2. Clarification of language

Fannie Mae’s multifamily credit and underwriting teams solicited extensive industry feedback during the development of the changes, which highlighted a concern regarding the complexity and inconsistency of language used in the standard. In response, Fannie decided to simplify, clarify and standardize the language to more closely mirror terminology used throughout industry standards for Property Condition Assessments such as ASTM E2018-08. Case in point: the Fannie report previously known as the Physical Needs Assessment (PNA) will now be called a Property Condition Assessment (‘PCA’) report as it is across most of the industry.

3. Greater emphasis on third party vendor management

In the most recent round of changes, requirements for the PCA consultant and field observer were clarified to broaden the pool of qualified assessors after they were significantly restricted by requirements placed on qualifications for firms, field assessors and report reviewers in Fannie 1.0.

Fannie 2.0 places greater emphasis on lenders’ careful management of third party relationships including the PCA consultants experience, education and credentials while emphasizing the need for qualified consultants to “use professional judgment within the outlined scope of work.”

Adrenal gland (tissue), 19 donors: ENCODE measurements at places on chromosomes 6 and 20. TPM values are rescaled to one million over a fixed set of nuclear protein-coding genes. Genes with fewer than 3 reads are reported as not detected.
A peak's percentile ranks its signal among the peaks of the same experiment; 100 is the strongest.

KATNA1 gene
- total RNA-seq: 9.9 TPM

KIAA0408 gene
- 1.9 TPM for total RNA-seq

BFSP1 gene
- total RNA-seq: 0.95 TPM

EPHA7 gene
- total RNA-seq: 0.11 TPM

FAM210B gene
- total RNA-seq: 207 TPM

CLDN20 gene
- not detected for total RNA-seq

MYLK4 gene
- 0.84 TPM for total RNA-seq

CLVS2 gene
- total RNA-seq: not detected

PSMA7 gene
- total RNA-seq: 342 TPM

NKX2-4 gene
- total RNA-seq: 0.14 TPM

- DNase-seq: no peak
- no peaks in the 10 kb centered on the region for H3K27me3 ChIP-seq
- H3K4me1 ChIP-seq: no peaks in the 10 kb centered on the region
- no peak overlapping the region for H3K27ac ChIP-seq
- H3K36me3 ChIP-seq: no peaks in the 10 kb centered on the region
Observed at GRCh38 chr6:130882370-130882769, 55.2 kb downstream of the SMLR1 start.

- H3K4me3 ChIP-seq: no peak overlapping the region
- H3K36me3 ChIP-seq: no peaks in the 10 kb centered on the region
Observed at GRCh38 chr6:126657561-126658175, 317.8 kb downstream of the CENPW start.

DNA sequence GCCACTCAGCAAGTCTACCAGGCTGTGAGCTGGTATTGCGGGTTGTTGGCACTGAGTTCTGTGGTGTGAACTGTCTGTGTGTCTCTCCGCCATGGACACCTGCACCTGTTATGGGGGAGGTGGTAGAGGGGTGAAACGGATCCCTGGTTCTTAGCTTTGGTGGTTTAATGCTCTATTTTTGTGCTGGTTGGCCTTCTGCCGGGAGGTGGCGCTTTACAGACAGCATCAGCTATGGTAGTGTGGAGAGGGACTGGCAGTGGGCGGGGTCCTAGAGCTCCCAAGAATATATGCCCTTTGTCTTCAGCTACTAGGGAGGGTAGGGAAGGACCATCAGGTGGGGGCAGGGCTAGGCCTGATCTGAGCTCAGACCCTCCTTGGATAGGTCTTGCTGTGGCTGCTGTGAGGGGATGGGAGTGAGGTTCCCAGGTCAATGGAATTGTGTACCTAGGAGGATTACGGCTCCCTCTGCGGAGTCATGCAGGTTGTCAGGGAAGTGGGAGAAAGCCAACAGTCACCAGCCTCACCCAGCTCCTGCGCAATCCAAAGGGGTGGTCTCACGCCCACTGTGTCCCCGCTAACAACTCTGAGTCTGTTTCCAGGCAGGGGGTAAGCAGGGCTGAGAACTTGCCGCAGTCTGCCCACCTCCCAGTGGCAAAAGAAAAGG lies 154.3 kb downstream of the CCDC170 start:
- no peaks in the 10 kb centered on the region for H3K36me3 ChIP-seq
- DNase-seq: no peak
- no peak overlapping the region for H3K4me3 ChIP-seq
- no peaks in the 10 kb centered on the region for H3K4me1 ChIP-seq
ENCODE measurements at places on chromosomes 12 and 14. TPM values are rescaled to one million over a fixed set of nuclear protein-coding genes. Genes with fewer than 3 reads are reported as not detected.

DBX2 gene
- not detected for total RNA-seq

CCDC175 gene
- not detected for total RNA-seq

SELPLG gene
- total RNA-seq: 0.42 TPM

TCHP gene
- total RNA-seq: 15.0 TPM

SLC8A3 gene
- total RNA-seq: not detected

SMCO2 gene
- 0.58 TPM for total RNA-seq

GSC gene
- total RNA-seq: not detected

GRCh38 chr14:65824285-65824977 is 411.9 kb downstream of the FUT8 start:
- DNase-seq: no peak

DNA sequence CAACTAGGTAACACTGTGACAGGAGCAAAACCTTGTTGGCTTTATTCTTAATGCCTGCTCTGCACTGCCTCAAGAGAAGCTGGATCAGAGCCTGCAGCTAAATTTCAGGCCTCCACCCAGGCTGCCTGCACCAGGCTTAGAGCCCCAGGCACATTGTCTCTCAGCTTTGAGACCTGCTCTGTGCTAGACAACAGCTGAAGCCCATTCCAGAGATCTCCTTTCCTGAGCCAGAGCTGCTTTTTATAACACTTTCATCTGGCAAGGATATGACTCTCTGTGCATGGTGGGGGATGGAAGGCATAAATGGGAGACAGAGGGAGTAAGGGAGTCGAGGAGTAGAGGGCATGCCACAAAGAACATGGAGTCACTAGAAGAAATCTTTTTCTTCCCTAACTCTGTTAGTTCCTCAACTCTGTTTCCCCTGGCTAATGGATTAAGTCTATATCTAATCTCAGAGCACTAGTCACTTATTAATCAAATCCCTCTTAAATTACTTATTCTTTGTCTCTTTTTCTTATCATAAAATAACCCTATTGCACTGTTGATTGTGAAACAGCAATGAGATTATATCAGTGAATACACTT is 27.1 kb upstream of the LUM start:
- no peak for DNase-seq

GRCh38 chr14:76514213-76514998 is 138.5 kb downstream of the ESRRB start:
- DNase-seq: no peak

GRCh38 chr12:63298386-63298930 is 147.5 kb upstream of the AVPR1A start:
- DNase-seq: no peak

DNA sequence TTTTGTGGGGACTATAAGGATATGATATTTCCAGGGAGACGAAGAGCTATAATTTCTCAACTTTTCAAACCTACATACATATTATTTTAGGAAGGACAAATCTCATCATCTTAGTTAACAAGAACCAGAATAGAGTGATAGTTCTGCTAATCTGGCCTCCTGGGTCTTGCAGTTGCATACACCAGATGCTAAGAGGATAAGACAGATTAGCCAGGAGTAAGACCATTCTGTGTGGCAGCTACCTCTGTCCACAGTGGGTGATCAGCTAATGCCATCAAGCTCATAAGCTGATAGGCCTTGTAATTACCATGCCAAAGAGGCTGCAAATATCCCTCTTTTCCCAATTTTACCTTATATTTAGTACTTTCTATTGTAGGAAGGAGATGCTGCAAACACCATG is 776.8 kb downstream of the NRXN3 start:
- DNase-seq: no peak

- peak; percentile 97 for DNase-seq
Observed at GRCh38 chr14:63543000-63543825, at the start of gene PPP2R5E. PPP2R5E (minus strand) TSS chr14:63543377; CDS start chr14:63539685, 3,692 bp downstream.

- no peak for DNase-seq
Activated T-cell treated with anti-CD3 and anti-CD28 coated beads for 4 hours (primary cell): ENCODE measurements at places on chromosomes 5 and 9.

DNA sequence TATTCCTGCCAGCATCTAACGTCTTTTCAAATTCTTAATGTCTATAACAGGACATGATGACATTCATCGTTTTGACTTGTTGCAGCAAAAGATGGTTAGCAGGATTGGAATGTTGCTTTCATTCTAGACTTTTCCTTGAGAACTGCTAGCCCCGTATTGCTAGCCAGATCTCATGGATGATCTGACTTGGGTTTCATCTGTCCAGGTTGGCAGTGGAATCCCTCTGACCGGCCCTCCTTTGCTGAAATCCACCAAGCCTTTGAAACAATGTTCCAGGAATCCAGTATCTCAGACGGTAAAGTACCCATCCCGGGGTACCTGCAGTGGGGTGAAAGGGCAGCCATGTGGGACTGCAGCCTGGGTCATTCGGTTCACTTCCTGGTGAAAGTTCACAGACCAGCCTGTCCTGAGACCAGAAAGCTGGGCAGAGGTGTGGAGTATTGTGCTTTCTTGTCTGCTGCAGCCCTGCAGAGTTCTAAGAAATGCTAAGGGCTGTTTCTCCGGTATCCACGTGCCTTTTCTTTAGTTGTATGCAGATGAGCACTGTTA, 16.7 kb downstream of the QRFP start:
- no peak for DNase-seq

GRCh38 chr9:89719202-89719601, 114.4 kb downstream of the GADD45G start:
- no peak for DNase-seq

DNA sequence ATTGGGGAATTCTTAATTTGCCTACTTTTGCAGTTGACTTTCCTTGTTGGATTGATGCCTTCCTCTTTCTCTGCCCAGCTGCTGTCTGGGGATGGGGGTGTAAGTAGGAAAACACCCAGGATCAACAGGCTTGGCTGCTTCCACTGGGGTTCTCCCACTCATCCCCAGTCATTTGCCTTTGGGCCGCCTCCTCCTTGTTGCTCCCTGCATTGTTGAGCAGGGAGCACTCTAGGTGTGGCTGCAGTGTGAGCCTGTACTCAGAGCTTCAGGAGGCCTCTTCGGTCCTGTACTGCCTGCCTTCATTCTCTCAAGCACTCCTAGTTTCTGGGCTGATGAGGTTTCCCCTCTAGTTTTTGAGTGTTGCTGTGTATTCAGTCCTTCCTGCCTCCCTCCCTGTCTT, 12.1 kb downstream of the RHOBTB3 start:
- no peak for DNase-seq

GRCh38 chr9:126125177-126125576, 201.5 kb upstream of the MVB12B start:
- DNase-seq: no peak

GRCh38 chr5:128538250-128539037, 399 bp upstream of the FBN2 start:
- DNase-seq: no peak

What this means for lenders

Through the revisions, Fannie Mae is making some important steps towards ensuring a level of assessor quality typical to the industry at large, enabling lenders to remain competitive while better managing risks. The extent to which Fannie’s updated underwriting standards will impact individual agency lenders depends on their existing lending practices and risk tolerances. Overall, the changes are expected to improve time and cost- efficiency across the due diligence process, possibly enabling lenders to comfortably take on higher loan concentrations. This likely isn’t the last change we’ve seen from Fannie Mae: already there are plans in the pipeline to modify seismic and environmental due diligence requirements to be clearer on scope – stay tuned!

Drew H. McCreery serves as technical director of agency services at Partner Engineering and Science, Inc., where he is responsible for ensuring the quality and consistency of due diligence services required for Freddie Mac and Fannie Mae loans. One of the fastest-growing private companies in the United States, Partner Engineering and Science Inc. (Partner) is a national engineering, environmental and energy consulting firm serving the commercial real estate industry. Partner’s services include: Environmental Due Diligence; Subsurface Investigations and Remediation; Industrial Hygiene; Property Condition Assessments; Seismic Risk Assessments / Probable Maximum Loss; Engineering Design; Energy Audits; Building Commissioning; Sustainability Consulting; Land Development; Land Surveying; and Construction Risk Management. Based in Torrance, Calif., Partner has over 400 employees in 25 offices nationwide.